Influencers need to make sure that the appropriate tags and labels are at the forefront of the content, easy to spot without having to scroll or open additional text. The ASA also suggests putting the labels at the beginning of any editorial, outside of any other hashtags that might feature in the post.
What happens if the ASA receives a complaint regarding an advert?
The ASA investigation process is informal for the most part, but that doesn't mean it should be taken lightly. The board will begin an investigation by contacting the influencer and asking broad questions about the reported post.
If it becomes apparent that an advert has broken the ASA's guidelines, the board will work together with an influencer and the brand involved to resolve it. This could be as simple as changing the advert to comply, for example, in cases where the disclosure could be a little more prominent.
The ASA can also request that the post be removed, in which case no further action will be taken. However, the case will be listed on the ASA's website as an example of what not to do. The cases only include the name of the parties involved and the type of advert.
If for some reason the case cannot be resolved by an influencer changing or removing content to suit the ASA's standards, they can apply sanctions to advertisers and creators. They can do this by referring the case to Trading Standards or Ofcom. Action from these bodies can result in further advertisements from a company being forcefully removed by internet search websites.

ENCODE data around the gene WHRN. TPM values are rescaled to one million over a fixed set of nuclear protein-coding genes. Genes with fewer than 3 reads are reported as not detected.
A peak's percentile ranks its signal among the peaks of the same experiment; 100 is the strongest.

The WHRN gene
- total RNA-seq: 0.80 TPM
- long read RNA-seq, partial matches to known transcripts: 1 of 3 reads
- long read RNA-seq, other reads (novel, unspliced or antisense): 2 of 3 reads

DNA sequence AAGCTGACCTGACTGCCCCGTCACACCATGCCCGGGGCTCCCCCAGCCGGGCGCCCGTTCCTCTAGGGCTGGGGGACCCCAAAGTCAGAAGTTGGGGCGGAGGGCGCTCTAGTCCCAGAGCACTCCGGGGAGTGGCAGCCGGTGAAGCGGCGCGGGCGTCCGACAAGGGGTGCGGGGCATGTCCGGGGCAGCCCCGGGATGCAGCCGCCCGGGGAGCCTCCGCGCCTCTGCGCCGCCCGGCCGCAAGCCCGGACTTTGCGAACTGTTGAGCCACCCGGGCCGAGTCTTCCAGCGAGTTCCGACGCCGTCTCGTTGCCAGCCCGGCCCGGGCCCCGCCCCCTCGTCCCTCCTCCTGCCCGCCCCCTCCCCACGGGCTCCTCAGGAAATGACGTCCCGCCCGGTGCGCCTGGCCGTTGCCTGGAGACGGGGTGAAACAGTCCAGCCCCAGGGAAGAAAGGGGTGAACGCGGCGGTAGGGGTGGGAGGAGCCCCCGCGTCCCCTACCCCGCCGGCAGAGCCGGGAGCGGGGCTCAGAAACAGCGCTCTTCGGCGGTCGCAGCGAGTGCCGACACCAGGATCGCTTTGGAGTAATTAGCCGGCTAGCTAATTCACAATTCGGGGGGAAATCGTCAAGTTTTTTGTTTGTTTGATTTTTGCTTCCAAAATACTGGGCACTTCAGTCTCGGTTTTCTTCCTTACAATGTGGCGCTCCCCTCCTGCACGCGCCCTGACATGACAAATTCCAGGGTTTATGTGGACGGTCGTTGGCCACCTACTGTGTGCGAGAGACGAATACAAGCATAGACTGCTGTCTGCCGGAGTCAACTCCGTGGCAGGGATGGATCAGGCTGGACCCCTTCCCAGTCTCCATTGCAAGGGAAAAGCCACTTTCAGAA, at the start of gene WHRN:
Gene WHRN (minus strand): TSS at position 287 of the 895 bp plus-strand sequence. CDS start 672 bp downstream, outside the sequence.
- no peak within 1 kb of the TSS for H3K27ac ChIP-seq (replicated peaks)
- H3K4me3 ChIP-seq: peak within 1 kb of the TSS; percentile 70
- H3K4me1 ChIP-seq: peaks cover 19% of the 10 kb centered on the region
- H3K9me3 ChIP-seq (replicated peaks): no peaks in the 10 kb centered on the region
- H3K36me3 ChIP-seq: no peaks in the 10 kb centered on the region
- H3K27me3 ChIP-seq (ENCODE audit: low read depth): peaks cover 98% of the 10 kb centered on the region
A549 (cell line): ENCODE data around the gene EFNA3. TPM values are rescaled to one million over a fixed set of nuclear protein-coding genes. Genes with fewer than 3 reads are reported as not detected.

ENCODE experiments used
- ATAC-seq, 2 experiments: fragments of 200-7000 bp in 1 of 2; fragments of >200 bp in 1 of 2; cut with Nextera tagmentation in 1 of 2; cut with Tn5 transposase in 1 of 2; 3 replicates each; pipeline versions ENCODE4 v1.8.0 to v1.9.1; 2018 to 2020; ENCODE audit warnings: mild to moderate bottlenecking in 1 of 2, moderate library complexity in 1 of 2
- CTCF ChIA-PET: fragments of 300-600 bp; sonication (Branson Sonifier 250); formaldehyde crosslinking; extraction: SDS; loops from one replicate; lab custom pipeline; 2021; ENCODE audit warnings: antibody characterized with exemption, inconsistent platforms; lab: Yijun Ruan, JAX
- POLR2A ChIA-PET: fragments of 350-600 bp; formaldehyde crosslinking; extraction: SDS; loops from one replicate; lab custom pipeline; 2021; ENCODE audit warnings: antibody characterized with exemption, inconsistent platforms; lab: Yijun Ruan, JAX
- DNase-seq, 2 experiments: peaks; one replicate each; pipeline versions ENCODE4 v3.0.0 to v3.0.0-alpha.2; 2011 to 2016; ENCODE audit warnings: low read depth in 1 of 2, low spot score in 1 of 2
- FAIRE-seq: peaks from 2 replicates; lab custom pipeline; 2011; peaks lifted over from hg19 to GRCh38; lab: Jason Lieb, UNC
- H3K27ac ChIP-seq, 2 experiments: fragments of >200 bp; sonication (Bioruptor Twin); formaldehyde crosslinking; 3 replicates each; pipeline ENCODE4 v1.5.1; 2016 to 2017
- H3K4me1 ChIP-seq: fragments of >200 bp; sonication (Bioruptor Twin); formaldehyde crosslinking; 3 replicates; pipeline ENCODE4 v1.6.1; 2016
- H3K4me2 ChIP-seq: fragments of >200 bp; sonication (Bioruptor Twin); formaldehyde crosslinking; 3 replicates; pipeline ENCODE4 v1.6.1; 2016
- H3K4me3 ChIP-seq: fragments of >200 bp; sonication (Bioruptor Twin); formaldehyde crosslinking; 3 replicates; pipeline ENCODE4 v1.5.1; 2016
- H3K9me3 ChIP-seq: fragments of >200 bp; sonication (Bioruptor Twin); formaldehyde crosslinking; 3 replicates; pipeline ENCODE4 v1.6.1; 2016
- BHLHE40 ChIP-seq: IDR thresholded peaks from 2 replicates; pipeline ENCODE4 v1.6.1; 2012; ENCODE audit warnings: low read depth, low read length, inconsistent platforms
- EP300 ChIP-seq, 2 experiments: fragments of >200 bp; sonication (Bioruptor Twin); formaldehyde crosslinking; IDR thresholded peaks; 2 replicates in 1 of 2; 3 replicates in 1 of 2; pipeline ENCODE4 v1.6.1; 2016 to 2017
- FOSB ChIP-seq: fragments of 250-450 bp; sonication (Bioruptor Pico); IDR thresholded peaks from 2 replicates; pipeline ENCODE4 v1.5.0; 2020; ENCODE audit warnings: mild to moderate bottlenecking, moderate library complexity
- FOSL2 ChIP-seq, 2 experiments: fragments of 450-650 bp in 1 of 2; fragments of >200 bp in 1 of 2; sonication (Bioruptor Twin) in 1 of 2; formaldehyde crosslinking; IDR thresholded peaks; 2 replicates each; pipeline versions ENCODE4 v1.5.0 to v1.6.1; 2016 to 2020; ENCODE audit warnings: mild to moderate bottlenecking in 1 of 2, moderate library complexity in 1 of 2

The ASA will also prominently name and shame any companies that consistently break the rules and refuse to amend them.
Things to remember
The Influencer Guide can seem threatening and confusing, but it simply urges both creators and companies to work together to make paid-for content obvious and distinguishable. If in doubt, remember:
- Disclose, disclose, disclose: If it's an advert, say its an advert. Say it first, say it loud. Don't hide #Ad in a sea of other hashtags.
- Payment is payment: Money is not the only form of compensation. Receiving free products, services, gifts or travel is considered payment and makes for a sponsored post.
- Self-promotion is still an advert: Discussing your own brand or product is still an advert. As is running a promotion, giveaway or competition.
- Age restriction: Ads for age-gated products such as alcohol, cigarettes or gambling cannot be targeted at young audiences. Be mindful of your demographic.
Should you want to read the full Influencer Guide, you can find it over here.